sophia narrett explores eroticism and role play in her surreal embroideries
The young artist is turning a traditional craft on its head, stitching escapist narratives into expertly layered works of art.
Embroidery has a long history of being passed down by women in the home, but that's not how Sophia Narrett came to the craft. Working outside of that domestic context, the artist stitches narratives of role-play, fantasy, and eroticism into vivid, often twisted, depictions of modern life and dreamscapes. At first glance, you can see how the work subverts a traditional and traditionally feminine medium. But Narrett's craft-focused practice also engages in a more subtle exploration of emotional identities.
Originally trained as a painter, the artist says her first encounters with a needle and thread were serendipitous. "I felt a much more immediate connection to embroidery," she tells me, adjusting a fiber charm on one of her works. Earlier this fall, the piece appeared in a solo show at Freight + Volume gallery on the Lower East Side as part of the series "Early in the Game." Together, the hanging woven tableaux formed a fragmented, thought-provoking narrative. They depicted sexual fantasies unfolding in home basements, clusters of suited bachelors framed by Tinder buttons, and a group of nude idling women attached to IV drips, with life-size renderings of cords and needles trailing off the piece.
"It's like painting or drawing with the thread," the artist explains of her process, which requires large investments of both time and manual labor. Narrett works from Photoshop collages of pictures culled from Tumblr and TV shows (American Psycho and The Bachelor among them), stitching her own original fictions line by line until the images finally appear. And despite its heavily crafted nature — and contrary to the long-held notion that embroidery is not art — Narrett's work does sit firmly in the art world.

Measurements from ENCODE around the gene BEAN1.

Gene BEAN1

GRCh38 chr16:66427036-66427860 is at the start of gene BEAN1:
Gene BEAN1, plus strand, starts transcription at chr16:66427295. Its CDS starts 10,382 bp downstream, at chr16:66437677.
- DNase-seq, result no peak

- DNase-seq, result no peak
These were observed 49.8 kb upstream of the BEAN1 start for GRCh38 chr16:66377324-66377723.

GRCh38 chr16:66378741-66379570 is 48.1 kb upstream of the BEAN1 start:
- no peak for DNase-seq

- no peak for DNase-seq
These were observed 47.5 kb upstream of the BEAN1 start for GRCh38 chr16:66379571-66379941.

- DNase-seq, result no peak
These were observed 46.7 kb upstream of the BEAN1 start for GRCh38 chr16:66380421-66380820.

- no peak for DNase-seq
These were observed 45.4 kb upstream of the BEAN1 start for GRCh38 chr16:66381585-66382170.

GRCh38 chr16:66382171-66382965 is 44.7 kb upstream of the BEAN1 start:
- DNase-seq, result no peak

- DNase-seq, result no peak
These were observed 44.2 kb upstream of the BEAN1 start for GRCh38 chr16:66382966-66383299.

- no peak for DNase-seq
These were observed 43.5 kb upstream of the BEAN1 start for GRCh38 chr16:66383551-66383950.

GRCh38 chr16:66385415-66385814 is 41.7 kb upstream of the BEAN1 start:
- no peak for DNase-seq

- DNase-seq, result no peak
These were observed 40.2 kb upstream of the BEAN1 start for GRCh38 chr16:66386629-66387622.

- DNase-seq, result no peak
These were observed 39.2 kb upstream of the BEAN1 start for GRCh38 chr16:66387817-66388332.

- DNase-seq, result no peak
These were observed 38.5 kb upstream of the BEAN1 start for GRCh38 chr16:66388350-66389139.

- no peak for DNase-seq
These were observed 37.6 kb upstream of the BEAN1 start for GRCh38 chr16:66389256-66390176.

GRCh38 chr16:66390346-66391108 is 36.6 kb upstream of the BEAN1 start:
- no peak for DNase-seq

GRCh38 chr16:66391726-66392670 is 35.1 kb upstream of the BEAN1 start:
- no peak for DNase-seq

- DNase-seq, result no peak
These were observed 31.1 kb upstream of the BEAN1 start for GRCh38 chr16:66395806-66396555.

Leading on from her New York solo exhibition, Narrett currently has a piece in 315 Gallery's group show "it started with a rose," in Brooklyn. Her work has also garnered a following with a more craft-focused audience. She appeared in BRIC Arts' "Material Cultures," a show exploring the way textiles relate to human life, and, last month, began a four-month-long residency at the Museum of Arts and Design. Narrett is at the museum's open studios every Wednesday where visitors are invited to ask about her process. We paid the artist a visit to discuss the emotional power of textiles, dollhouses, and the obscure border between art and craft.
Your work lives in an interesting place between the craft and art worlds. Where do you see yourself fitting in?
It's not something I think about when I'm making my work because I definitely identify as an artist, especially coming from a painting background. But within that world I've always thought of myself as a craftsperson because I'm dedicated to making a beautiful, finished object that will do justice to the feelings and the emotion in the original narrative. That's a very craft-based mindset, so it's hard to separate them for me.